Read the entire account here.

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Monday, April 06, 2015

The Bogus Male/Female Wage Gap

Friday, April 03, 2015

Scott Walker Using Mitt Romney Mailing List

This blogger gets a lot of spam e-mail. That’s true of everybody, but we tend to get more political spam than other people.

Recently, we got two e-mail messages from Scott Walker. Since he’s clearly running for president, this is hardly surprising.

Here is one of the e-mails.

Here is the other.

What is interesting is that both come from the Mitt Romney campaign, apparently using a mailing list left over from 2012.

But clicking on the link sends one to “Friends of Scott Walker.”

Of course, it doesn’t say “Walker for President,” but everybody knows that’s what it is, de facto.

The e-mail says “This message reflects the opinions and representations of Friends of Scott Walker, and is not an endorsement by Mitt Romney.”

Sure. But we will see how many other candidates get to send out fundraising e-mails with the Romney list. At a minimum, this is “endorsement lite.”

This could be a minus for Walker among conservatives who think Romney was too soft a conservative, or a plus as a “semi,” “maybe,” “somewhat” endorsement by an important Republican figure. But it’s early in the election season, any anything one says at this point is little better than speculation.

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Tuesday, March 24, 2015

Airhead Celebrities Tout Ferguson Lies

Wednesday, March 11, 2015

Marquette in Academic Freedom Hall of Shame

From the (liberal) Huffington Post, “Free Speech on Campus: The 10 Worst Offenders of 2014.”

Featured, of course, is Marquette, and its attempt to fire us for a blog post that the politically correct crowd did not like.
Marquette University

Marquette University’s chilling campaign to revoke the tenure of political science professor John McAdams due to writings on his private blog ensures its place on this year’s list. McAdams criticized a graduate instructor for what he viewed as her inappropriate suppression of certain viewpoints for in-class discussion (one student’s opposition to same-sex marriage in particular), and the instructor came in for heavy criticism. Marquette then suspended McAdams without due process and abruptly cancelled his classes for the next semester. It also publicly insinuated that McAdams violated its harassment policy and was a safety threat to the campus, despite a complete lack of proof for either charge. Marquette’s disregard of due process and its incredible denial that its campaign against McAdams’s tenure implicates free speech or academic freedom in any way should frighten anyone concerned about faculty rights. Indeed, if the university succeeds in removing McAdams, free speech and academic freedom will lose whatever meaning they had at Marquette.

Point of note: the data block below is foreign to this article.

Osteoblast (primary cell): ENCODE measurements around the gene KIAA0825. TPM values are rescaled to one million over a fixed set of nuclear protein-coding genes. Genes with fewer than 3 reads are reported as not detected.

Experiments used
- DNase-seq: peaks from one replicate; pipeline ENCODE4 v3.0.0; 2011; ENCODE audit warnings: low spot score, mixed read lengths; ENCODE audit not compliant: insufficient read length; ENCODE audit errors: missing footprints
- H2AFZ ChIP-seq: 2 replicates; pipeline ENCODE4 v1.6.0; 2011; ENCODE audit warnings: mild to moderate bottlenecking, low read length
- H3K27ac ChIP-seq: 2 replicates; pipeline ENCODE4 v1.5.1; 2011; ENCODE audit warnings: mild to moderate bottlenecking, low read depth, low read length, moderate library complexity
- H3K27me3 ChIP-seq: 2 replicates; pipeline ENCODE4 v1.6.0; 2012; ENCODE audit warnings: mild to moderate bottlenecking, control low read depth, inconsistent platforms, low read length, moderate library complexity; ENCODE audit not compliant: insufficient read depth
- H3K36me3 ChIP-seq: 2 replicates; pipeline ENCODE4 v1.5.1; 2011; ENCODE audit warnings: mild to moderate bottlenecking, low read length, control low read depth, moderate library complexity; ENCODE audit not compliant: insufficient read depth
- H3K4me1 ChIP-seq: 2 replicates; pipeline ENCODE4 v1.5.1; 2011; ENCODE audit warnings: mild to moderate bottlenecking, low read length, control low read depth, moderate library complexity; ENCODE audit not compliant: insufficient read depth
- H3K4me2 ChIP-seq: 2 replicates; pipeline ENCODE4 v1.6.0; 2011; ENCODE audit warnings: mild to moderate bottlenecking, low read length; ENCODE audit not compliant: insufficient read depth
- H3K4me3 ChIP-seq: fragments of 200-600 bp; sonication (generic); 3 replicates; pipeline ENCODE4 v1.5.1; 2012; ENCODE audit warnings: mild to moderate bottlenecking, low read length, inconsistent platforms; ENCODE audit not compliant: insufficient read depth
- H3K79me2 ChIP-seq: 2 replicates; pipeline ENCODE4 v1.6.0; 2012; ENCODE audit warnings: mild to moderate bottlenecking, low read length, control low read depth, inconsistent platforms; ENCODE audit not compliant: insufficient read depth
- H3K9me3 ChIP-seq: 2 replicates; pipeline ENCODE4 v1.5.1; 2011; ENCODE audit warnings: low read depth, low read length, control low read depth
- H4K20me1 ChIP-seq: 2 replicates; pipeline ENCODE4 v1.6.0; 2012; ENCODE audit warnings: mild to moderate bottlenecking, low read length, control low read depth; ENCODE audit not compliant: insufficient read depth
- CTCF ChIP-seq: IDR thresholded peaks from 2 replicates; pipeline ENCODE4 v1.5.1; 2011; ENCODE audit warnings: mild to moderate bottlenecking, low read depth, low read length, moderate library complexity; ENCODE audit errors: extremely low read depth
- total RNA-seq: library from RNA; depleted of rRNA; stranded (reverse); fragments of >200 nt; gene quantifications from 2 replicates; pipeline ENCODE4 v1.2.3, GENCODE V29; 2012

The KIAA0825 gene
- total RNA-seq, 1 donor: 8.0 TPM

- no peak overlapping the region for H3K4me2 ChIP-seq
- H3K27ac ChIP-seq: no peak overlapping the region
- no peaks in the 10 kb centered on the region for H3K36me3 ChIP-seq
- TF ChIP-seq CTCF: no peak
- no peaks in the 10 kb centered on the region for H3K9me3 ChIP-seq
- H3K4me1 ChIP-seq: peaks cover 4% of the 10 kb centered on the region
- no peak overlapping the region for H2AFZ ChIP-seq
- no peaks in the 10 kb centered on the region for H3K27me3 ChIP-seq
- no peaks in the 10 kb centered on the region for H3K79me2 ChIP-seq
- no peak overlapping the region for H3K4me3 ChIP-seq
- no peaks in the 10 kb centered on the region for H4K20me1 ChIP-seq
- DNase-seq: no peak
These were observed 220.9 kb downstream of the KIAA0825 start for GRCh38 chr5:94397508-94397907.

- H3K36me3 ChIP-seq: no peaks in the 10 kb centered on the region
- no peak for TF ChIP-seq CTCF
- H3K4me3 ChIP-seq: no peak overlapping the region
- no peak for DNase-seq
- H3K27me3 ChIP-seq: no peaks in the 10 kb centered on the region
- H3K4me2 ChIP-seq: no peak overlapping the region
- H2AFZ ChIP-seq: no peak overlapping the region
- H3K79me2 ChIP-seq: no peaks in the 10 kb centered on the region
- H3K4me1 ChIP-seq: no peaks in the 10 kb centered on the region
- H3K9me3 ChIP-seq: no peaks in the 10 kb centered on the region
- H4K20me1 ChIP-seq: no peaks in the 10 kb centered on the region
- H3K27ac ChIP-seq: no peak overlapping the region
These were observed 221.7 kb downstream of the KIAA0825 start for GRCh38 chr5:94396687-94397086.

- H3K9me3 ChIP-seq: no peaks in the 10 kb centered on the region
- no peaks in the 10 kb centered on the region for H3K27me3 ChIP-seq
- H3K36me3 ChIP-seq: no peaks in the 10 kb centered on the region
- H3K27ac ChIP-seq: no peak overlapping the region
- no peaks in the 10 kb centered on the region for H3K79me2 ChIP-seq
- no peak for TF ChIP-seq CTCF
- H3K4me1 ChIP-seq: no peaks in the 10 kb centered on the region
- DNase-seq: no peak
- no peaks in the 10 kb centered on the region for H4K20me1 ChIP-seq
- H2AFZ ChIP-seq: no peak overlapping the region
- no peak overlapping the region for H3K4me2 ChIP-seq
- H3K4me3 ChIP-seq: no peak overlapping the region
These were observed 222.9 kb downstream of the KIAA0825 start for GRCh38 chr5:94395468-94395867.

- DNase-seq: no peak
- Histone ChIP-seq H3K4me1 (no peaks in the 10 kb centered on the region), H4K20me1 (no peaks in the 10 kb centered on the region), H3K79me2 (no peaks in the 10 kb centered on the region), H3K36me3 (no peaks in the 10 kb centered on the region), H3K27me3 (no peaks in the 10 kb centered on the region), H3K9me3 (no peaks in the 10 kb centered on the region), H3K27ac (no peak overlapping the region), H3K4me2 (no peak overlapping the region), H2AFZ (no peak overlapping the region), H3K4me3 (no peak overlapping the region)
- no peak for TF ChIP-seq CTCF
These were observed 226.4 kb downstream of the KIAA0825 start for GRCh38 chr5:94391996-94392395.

The fact that a liberal website would post such an article underlines an important fact: among liberals, there is still a substantial number of old-style traditionalists who favor free speech and expression.

Unfortunately, they are becoming rarer, especially in universities, where the center of gravity increasingly shifts toward politically correct people who happily will shut up opinions of which the disapprove. Indeed, this whole business arose when one Philosophy instructor expressed the intention of doing just that.

Vocabulary of Suppression

Campus leftists have a whole verbal arsenal to use against speech they don’t like. They may call it “harassment.” Or “offensive.” Or “uncivil.” Or “hate speech.” Or “cyber bullying.” Or claim it creates a “hostile learning environment” or “hostile work environment.”

The simple message is “shut up.”

And the clear corollary is “we are going to punish you if you don’t shut up.”

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Monday, March 02, 2015

Do Black Lives Matter?

It’s not so clear that they do to the activists who use that slogan.

We are not entirely sure that “broken windows policing” is quite as effective as the hype suggests, but there is no question that it’s a policy promoted by people who really do believe that black lives matter.

Interestingly, it seems that rank and file black people (as opposed to the race hustling activists) favor such policing.

Consider, for example, a poll of black people in New York City, as reported by the leftist outlet The Root.
Despite the looming specter of police brutality, which casts shadows over street corners, neighborhoods and homes across black America, 56 percent of black voters in New York City support “broken windows” policing tactics, compared with 61 percent of the city’s white voters, according to a new Quinnipiac University poll.

The controversial policing style frames community disorder and signs of neglect—such as broken windows, littering and loitering—as indicators of encroaching crime that will lead to more dangerous communities and must be addressed with the full force of the law.

In theory, broken-windows policing, and its variants stop-and-frisk, zero-tolerance and quality-of-life policing, are tactics used by officers who are hyperinvested in keeping communities safe, clean and crime-free. In practice, however, they provide opportunities for racial profiling and resulting antagonistic and abusive encounters between law enforcement and people of color.

Interestingly, when participants in the Quinnipiac poll were asked whether police officers should “actively issue summonses or make arrests for so-called quality of life offenses,” including selling small amounts of marijuana or making loud noise, 60 percent of black voters said yes, a negligible difference from the 59 percent of white voters who said the same.

“It’s different where you live from what you see in the media,” said Quinnipiac University Poll Assistant Director Maurice Carroll. “Overall, black New Yorkers are negative about cops citywide. White voters are positive. But looking at cops in their own neighborhood, the support turns positive among black voters and heavily positive among whites.

“Does it improve the quality of life in your neighborhood when police arrest someone for a low-level offense, or does it increase neighborhood tensions? New Yorkers decide for quality of life,” Carroll added.